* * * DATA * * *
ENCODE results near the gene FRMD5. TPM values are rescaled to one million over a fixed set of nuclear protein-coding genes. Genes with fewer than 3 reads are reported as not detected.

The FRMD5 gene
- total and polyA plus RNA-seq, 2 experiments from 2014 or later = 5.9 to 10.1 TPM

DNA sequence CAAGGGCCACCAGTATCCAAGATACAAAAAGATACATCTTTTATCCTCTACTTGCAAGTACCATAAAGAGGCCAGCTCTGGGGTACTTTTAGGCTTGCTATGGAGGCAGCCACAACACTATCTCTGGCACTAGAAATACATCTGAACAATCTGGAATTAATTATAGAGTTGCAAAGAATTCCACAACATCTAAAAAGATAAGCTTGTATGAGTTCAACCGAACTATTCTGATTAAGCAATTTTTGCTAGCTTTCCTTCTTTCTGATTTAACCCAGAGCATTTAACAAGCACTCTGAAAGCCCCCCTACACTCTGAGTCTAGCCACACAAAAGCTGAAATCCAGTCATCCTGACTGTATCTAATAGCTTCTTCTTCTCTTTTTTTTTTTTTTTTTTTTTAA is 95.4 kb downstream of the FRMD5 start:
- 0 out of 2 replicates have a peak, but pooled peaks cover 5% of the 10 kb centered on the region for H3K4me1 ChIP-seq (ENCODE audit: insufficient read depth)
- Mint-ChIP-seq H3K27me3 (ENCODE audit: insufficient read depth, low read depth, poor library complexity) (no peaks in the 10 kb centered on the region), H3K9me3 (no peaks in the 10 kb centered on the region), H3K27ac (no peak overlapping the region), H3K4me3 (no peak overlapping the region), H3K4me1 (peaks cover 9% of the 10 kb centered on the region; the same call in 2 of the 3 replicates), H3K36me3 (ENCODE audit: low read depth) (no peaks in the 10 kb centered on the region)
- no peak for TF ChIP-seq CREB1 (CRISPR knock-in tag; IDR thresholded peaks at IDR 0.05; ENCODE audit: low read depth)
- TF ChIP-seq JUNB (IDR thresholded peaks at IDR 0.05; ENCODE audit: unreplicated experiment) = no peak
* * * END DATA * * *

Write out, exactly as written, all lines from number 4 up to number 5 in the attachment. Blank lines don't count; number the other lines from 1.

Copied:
DNA sequence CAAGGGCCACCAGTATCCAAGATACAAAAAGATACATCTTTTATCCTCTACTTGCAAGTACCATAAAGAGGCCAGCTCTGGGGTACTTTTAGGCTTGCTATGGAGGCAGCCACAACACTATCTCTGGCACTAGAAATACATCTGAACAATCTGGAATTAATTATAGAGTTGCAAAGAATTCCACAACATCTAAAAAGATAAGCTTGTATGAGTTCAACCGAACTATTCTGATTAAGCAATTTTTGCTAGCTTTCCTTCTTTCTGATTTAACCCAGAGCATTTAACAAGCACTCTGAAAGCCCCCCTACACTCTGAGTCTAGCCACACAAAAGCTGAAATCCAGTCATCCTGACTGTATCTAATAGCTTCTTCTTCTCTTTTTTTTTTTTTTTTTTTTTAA is 95.4 kb downstream of the FRMD5 start:
- 0 out of 2 replicates have a peak, but pooled peaks cover 5% of the 10 kb centered on the region for H3K4me1 ChIP-seq (ENCODE audit: insufficient read depth)